by Daniel Nkado
Something remarkable happened at St Paul’s Secondary School, Nise on April the 14th, 2003.
Just behind the JSS1 Block there was a small forest.
I could remember a large and gnarled mango tree that never bore fruit. A tall palm with dead, overhanging fronds.
The ominous screams of strange animals.
There was something about this forest—the Wailing Forest, as it was called, because of the strange sounds that usually emanated from there.
Something so terrifying JSS1 students did not stay in their classroom for night prep.
They joined other classes.
There had been many stories:
Some tell of a one-time school gate man that had committed suicide in the forest.
Others said it had been a teacher.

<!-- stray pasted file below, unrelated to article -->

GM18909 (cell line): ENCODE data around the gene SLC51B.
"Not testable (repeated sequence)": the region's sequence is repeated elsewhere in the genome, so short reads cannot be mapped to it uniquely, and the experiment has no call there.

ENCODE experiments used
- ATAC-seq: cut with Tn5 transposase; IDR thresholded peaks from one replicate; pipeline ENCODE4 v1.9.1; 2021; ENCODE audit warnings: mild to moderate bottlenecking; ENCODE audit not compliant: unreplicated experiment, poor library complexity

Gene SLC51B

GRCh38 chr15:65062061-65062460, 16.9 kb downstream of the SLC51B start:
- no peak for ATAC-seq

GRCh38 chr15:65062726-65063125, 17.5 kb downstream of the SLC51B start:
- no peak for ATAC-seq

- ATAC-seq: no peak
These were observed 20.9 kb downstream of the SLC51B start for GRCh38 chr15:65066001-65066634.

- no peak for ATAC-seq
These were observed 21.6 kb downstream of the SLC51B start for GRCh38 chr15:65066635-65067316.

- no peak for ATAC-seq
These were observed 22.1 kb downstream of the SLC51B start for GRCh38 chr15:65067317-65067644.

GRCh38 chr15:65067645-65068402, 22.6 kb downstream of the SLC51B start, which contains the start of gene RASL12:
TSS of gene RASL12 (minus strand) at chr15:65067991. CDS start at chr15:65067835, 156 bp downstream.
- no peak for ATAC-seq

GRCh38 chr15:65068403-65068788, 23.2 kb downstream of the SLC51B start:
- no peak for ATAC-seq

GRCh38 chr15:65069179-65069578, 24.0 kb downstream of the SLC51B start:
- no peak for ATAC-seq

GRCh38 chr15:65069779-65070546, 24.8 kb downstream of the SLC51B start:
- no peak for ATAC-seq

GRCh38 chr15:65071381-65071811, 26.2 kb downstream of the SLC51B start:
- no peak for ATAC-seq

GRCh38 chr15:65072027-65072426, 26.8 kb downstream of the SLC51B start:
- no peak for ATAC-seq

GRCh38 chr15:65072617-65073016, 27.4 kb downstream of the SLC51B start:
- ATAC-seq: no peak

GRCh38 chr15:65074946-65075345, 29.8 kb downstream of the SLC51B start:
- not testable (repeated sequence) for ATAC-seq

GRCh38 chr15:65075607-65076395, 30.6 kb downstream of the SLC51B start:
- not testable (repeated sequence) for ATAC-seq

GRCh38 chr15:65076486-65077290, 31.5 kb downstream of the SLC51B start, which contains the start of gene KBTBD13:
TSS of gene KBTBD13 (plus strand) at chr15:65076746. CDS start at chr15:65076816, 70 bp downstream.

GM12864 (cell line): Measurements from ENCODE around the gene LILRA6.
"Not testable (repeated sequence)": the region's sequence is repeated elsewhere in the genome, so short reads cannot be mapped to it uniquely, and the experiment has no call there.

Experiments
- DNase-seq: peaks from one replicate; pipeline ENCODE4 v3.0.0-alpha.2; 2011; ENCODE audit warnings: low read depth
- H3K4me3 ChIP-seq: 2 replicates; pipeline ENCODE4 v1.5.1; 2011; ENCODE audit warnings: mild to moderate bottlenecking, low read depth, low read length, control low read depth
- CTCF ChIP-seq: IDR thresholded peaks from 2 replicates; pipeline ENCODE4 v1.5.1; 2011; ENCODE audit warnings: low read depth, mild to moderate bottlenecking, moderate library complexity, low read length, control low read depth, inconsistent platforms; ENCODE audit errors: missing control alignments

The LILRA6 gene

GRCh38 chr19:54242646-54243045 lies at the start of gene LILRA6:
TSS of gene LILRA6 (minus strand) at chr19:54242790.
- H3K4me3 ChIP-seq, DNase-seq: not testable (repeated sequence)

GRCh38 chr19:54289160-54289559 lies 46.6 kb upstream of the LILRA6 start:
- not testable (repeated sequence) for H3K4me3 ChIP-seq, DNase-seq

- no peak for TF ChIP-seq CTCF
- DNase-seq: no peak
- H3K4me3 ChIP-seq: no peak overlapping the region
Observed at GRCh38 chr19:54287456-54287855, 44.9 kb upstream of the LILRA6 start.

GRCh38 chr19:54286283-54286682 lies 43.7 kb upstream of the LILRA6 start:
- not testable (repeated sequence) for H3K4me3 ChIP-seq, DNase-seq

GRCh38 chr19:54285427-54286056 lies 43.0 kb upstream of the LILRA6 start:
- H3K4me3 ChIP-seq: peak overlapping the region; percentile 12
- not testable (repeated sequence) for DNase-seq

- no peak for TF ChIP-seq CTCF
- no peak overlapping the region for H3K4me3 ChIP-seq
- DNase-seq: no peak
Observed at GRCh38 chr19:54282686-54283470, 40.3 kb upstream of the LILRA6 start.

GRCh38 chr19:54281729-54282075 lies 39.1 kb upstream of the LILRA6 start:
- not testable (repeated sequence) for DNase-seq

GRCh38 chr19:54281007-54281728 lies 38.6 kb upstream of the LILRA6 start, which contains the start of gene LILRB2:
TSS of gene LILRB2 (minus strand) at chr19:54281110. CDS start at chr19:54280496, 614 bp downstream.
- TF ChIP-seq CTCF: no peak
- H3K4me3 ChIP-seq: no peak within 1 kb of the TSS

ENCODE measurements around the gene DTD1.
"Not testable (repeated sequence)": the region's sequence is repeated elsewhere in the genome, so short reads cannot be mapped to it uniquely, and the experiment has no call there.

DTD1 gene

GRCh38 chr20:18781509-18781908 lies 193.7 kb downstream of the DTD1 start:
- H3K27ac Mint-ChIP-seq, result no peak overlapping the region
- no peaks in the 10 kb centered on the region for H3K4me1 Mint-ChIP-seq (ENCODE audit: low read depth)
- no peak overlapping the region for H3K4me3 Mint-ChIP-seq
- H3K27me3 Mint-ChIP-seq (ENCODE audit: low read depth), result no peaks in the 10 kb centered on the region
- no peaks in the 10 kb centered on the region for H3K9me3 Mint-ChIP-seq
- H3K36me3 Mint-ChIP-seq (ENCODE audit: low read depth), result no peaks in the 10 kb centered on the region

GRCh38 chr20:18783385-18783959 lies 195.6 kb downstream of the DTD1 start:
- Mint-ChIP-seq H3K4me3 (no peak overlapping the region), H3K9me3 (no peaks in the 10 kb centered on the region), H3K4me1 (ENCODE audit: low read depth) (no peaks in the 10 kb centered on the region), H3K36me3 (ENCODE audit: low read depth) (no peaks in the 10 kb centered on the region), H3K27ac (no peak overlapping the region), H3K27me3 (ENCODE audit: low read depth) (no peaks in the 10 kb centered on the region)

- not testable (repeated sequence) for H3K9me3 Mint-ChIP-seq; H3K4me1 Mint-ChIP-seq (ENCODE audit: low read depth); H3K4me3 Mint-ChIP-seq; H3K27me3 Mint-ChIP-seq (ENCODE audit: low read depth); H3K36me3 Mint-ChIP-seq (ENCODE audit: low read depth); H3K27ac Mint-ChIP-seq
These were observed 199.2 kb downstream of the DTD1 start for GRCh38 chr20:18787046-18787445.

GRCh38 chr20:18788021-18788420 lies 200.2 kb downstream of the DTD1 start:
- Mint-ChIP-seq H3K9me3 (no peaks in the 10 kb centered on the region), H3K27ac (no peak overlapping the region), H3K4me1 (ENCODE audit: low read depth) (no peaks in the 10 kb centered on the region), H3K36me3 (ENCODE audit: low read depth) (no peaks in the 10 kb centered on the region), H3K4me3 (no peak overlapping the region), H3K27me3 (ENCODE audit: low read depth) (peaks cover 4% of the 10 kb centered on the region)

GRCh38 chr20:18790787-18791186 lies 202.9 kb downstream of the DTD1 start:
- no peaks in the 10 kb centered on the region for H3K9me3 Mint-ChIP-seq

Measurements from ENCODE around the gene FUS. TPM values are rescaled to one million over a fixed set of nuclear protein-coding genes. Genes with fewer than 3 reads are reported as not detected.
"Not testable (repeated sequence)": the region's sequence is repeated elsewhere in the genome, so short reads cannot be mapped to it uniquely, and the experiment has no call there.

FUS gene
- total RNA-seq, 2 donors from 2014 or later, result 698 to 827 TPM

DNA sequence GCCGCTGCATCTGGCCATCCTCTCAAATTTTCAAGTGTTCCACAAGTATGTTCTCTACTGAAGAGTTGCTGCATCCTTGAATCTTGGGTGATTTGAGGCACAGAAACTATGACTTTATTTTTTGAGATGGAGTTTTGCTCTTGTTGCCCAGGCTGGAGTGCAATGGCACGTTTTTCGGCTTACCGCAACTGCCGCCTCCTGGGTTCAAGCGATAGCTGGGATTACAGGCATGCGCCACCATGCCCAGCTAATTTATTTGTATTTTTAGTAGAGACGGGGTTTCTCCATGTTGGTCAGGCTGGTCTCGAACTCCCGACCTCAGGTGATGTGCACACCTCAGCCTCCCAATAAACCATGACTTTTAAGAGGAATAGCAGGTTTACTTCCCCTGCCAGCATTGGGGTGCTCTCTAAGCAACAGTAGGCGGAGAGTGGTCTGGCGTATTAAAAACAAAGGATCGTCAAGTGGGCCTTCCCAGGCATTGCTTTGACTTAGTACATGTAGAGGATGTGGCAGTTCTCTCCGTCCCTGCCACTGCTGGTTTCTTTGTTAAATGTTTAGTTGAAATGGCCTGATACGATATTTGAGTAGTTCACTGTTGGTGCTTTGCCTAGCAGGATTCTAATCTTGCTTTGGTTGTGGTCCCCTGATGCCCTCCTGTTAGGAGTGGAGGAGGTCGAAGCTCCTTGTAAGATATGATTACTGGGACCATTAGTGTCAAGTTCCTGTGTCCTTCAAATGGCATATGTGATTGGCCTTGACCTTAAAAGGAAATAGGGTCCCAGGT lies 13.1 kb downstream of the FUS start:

Some, a young female student who was raped.
‘At the very centre of the bush, you will see the skeleton hanging from a branch,’ a senior narrated.
‘She cries every night.’
Charles was a peculiar student.
That night, as other students picked all they’d need before leaving the class for prep, he remained calm in his seat.
Across the field, lit lanterns formed shimmering dots of yellow as the students filed up to the Senior Block.
But one lantern remained in the Junior Block: Charles’s.
When they’ve all gone, he picked it and ran to the back of the class.
He took a moment to peer at the dense darkness before him.
Strange birds shrieked from within.
Charles gripped his lantern handle firm, took a slow deep breath and disappeared into the bush.
He was determined to see the skeleton.
Whoever, whatever, it was that wailed.
Two days gone, the entire school was in chaos over the disappearance of a junior student.
Nobody in his class was sure when last they’d seen Charles.
‘He’d taken the Appian Way home,’ many claimed.
Finally, a portion of the search troops decided to check the Wailing Forest.
A young boy was found standing in the very centre of the bush, still and stiff and unable to talk.
And he never did.